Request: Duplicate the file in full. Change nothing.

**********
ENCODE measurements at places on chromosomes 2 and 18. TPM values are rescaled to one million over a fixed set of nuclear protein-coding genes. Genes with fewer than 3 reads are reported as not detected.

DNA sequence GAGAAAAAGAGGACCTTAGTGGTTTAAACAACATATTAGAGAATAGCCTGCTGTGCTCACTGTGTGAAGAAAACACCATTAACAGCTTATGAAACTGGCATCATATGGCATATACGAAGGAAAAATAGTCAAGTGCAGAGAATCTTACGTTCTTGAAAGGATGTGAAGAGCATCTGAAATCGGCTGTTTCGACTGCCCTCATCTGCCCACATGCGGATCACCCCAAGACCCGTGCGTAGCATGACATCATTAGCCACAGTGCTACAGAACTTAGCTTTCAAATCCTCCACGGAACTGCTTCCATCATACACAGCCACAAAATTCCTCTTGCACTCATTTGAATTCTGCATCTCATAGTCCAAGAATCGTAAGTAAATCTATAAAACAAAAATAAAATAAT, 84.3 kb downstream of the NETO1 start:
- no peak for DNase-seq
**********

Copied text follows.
ENCODE measurements at places on chromosomes 2 and 18. TPM values are rescaled to one million over a fixed set of nuclear protein-coding genes. Genes with fewer than 3 reads are reported as not detected.

DNA sequence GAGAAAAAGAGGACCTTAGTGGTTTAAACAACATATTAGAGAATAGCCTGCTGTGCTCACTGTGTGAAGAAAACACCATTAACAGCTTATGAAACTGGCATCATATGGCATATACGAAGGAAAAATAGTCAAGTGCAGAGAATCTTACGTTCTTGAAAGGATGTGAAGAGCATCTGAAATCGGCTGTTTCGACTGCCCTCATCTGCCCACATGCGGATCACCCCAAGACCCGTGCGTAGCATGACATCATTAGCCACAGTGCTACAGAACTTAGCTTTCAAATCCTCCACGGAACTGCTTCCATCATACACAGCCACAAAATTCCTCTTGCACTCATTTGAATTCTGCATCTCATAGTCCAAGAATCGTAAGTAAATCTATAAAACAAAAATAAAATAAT, 84.3 kb downstream of the NETO1 start:
- no peak for DNase-seq